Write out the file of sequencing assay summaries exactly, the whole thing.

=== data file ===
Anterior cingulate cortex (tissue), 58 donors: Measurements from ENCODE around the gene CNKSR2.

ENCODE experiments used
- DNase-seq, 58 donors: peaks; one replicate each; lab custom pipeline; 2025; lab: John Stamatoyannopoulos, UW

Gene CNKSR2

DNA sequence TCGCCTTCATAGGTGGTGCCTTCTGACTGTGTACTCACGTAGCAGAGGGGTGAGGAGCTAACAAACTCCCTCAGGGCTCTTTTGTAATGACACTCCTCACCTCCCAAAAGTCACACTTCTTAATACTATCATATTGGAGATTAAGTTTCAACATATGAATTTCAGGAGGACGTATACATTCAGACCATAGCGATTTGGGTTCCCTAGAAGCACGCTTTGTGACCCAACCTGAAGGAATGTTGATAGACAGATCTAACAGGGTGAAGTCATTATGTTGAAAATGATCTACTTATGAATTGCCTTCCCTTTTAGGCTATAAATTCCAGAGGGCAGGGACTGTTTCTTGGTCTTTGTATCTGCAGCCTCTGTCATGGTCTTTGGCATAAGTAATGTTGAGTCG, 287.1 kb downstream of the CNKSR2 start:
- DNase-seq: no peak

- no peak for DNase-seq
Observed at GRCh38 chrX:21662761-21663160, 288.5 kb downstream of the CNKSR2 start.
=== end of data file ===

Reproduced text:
Anterior cingulate cortex (tissue), 58 donors: Measurements from ENCODE around the gene CNKSR2.

ENCODE experiments used
- DNase-seq, 58 donors: peaks; one replicate each; lab custom pipeline; 2025; lab: John Stamatoyannopoulos, UW

Gene CNKSR2

DNA sequence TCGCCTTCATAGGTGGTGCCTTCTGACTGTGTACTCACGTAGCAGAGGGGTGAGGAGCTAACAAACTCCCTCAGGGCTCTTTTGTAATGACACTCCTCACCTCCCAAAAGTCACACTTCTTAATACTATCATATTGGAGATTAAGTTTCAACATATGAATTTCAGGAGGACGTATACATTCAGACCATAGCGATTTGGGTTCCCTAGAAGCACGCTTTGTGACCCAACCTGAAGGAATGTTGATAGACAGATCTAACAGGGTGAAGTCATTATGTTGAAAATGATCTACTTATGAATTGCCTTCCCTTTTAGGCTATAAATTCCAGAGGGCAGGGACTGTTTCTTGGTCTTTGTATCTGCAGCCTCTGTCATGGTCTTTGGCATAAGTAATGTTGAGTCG, 287.1 kb downstream of the CNKSR2 start:
- DNase-seq: no peak

- no peak for DNase-seq
Observed at GRCh38 chrX:21662761-21663160, 288.5 kb downstream of the CNKSR2 start.